Most people know that living with migraine means dealing with frequent debilitating headaches (although they’re still catching up on the nausea, sensitivity to light and sound, and all the other horrible symptoms). But what about all of the other hurdles migraine sufferers face because of their condition?
The disruptions to your finances, social life, and career caused by your attacks aren’t any less important than the symptoms themselves. That’s why today we’re shedding light on the hidden costs of migraine.
1. Increased medical costs
Treating migraine takes more than just paying for your prescriptions. You may have to see multiple doctors to even get diagnosed with the condition, then try one treatment after another to find one that works. If your attacks are severe enough, you might even need to head to the emergency room from time to time.
All that medical attention gets expensive, not to mention all the time it takes to go to all of those appointments. That can add up to big hit to your finances and your free time. If this is a problem for you, you may be able to get your treatment more affordably—and conveniently—with Cove.
2. Extra career hurdles
If you’ve ever missed a few hours of work because of an attack, or lost a job for taking too many days off to manage your condition, you know that migraine can easily have a negative impact on your career. We’re not just talking about lost income from hours spent lying in bed, but also awkward conversations with your boss about your medical status, getting passed over for promotions because you can’t commit to demanding schedules, or having to apply for disability benefits because your condition is so severe you can’t work at all.
You won’t hear most of these issues brought up at your typical HR meeting, but that doesn’t mean they’re not important. After all, migraine sufferers deserve fulfilling careers as much as anyone else does.
If migraine keeps getting in the way of your work, check out our top five career tips for migraine sufferers, from migraine sufferers.
3. Relationship pressures
Migraine doesn’t just get in the way at work—it affects your social life too. It’s tough to make plans when an attack could blindside you at any moment, and it might stress you out to have to ask friends or family for help when a headache inevitably strikes. You may even feel guilty for needing to step away from parenting duties to take care of yourself.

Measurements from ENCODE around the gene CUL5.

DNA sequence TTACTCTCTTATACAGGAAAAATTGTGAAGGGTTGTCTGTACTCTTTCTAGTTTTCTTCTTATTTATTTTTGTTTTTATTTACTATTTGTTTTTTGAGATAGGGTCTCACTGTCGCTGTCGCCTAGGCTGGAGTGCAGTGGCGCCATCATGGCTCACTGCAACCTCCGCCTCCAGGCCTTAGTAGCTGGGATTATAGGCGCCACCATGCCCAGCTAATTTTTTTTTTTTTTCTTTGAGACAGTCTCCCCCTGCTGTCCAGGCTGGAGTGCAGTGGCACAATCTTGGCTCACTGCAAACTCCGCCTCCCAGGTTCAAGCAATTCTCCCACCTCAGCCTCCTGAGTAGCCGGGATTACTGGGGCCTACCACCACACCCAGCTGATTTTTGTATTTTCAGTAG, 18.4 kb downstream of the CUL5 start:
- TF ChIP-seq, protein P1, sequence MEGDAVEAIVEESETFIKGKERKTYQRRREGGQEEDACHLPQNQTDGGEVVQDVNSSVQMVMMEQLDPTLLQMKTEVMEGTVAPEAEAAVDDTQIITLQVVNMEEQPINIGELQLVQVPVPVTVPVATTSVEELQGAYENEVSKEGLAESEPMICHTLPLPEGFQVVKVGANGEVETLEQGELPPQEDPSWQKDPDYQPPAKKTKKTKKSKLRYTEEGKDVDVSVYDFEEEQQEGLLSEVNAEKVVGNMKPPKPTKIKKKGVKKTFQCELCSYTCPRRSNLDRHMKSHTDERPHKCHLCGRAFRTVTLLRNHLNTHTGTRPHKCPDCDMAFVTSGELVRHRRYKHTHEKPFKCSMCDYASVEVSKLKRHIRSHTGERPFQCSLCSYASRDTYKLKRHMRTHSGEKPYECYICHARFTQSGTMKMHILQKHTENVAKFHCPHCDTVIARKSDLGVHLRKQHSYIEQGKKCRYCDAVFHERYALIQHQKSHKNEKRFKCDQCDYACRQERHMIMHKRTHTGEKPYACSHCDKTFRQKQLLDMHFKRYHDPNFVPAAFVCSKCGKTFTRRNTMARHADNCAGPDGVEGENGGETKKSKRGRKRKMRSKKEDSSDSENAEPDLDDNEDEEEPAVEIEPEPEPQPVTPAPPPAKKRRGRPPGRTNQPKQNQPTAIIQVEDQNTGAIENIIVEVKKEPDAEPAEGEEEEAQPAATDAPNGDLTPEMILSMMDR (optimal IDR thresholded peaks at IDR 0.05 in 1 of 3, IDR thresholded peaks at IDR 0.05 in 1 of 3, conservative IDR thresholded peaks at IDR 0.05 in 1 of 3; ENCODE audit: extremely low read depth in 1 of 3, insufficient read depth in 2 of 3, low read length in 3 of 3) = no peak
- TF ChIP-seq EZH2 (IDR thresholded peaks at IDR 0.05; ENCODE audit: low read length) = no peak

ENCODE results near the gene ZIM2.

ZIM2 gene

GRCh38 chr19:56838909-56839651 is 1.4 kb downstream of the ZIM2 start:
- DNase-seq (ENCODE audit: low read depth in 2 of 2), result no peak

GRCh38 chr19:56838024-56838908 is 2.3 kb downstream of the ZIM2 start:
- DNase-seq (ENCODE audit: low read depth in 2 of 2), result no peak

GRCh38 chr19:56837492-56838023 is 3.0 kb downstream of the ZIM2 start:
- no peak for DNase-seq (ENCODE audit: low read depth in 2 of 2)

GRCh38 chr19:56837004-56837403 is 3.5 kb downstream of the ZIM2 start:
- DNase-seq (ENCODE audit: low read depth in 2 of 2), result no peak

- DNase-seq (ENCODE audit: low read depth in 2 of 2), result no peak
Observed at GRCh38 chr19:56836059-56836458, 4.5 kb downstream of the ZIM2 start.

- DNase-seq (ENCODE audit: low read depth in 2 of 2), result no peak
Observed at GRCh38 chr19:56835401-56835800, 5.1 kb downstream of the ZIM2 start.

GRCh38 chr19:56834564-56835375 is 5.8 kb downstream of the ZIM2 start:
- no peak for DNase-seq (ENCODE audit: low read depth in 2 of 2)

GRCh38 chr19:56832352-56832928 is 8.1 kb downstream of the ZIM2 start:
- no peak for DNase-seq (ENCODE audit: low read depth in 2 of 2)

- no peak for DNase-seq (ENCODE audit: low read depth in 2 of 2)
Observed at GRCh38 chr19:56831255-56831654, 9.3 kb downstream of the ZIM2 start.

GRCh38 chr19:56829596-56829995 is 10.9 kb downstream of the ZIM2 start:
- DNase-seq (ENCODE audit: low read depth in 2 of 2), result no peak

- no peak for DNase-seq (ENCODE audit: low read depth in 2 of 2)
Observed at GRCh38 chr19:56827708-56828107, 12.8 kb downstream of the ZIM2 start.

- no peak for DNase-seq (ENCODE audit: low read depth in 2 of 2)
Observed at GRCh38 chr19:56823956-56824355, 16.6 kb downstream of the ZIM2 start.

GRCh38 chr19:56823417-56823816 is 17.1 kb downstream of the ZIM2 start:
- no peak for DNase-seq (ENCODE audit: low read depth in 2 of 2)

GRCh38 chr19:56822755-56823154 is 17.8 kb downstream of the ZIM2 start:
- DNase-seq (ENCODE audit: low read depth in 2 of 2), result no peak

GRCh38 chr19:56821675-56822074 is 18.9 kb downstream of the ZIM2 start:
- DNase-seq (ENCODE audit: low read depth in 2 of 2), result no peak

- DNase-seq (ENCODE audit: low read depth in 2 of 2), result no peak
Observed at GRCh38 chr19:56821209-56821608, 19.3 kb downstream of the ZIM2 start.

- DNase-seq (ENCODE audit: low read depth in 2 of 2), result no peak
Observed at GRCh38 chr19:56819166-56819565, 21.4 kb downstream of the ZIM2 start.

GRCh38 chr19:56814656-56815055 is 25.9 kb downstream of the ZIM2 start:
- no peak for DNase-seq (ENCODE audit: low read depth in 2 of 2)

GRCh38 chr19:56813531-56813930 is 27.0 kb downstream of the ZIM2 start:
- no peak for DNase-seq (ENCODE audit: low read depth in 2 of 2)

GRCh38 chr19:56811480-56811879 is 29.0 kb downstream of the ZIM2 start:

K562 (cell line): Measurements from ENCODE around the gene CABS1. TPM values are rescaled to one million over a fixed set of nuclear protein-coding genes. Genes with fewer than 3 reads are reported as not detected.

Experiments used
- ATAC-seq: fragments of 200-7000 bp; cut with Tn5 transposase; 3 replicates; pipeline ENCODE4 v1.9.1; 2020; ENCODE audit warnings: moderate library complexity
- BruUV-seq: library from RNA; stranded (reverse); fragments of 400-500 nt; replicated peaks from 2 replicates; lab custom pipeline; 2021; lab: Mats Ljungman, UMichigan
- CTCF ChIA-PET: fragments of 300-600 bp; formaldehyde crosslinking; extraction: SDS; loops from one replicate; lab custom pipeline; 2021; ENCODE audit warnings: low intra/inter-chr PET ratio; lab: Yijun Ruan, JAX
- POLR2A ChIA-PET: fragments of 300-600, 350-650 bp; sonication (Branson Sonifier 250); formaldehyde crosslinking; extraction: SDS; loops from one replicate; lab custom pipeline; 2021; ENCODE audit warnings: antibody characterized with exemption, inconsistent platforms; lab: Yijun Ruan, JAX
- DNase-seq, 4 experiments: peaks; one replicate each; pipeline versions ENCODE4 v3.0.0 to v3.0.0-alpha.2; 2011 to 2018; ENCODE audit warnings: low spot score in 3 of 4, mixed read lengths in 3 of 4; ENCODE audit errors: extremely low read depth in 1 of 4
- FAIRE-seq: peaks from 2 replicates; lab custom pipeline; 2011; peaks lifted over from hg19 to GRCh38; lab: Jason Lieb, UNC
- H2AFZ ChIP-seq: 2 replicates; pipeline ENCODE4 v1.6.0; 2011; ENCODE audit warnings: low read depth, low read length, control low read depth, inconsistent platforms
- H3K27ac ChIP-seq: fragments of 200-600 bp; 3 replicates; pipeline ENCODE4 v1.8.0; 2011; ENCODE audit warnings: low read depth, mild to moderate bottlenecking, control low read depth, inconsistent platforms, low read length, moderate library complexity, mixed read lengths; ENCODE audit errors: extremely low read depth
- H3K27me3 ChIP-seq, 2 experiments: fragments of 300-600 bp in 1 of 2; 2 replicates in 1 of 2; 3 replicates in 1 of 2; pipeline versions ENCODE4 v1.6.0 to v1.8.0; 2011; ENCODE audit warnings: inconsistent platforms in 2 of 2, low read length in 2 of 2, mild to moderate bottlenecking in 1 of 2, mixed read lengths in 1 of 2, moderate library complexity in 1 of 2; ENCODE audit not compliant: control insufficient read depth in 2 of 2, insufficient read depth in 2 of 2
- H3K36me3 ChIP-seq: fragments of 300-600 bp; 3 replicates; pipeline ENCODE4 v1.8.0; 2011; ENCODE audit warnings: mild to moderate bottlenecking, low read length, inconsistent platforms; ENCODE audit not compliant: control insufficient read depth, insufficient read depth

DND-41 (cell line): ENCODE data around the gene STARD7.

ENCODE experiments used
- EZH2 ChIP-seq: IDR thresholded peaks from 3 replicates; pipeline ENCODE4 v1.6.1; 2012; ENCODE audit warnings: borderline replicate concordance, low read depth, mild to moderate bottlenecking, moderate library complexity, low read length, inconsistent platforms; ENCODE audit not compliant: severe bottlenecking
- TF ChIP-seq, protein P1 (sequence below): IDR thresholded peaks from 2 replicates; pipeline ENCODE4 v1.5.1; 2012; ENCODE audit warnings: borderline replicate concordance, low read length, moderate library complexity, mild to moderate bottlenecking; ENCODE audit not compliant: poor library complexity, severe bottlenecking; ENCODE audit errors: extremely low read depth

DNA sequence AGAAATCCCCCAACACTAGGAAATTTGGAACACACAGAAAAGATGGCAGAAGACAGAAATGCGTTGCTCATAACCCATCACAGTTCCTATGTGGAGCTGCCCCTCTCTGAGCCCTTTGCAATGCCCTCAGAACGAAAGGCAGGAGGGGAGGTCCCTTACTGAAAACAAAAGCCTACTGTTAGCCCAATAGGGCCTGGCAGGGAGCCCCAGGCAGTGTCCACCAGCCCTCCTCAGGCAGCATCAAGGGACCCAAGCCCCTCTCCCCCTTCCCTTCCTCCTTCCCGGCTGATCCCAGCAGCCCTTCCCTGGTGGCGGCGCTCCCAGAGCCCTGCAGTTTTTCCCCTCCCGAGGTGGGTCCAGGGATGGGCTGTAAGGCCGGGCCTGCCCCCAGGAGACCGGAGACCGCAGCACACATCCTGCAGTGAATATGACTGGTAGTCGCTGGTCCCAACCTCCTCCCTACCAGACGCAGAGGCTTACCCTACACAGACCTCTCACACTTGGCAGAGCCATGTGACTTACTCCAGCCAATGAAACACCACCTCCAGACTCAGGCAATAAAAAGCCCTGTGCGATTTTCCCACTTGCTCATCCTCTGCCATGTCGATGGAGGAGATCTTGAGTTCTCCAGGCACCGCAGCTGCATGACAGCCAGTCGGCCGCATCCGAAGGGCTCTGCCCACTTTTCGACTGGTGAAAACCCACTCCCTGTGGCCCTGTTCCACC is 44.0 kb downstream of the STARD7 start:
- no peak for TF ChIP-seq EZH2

That stress and uncertainty can take a toll on your friendships and romantic relationships, and living with a chronic condition is already isolating sometimes. If all this sounds familiar to you, you might find solace in these interviews with mother-daughter pairs of migraine sufferers, or these great reads on what’s really like parenting with migraine.
4. Mental health burdens
Dealing with any chronic condition can be stressful, but migraine can be especially harrowing—you always know an attack is always coming, but you never know when. Add all of the other hurdles we just talked about (plus normal, if stressful, life events like job interviews and delayed flights) and it’d be understandable if you felt a little overwhelmed.
To make things more complicated, stress itself is a migraine trigger, so the more you worry about your condition, the more of a problem it becomes. (Not to mention the fact that migraine sufferers are significantly more likely to also have anxiety or depression.) If you’re trapped in this cycle, we’re here for you. That’s why we wrote this guide to stress management for migraine sufferers.
We know we’ve barely scratched the surface of all the difficulties that come along with migraine, but you already know that a list like this could go on for quite a while. That’s because migraine is so much more than a bad headache—it’s a wide array of tough physical, financial, and emotional challenges all rolled up into one condition.
The good news is that you’re not alone in tackling all of this. You can always lean on the only people who can truly understand what you’re going through: other migraine sufferers. Looking for a place to make connections?
The information provided in this article is not a substitute for professional medical advice, diagnosis, or treatment. You should not rely upon the content provided in this article for specific medical advice. If you have any questions or concerns, please talk to your doctor.
Photo by Maresa Smith via Death to Stock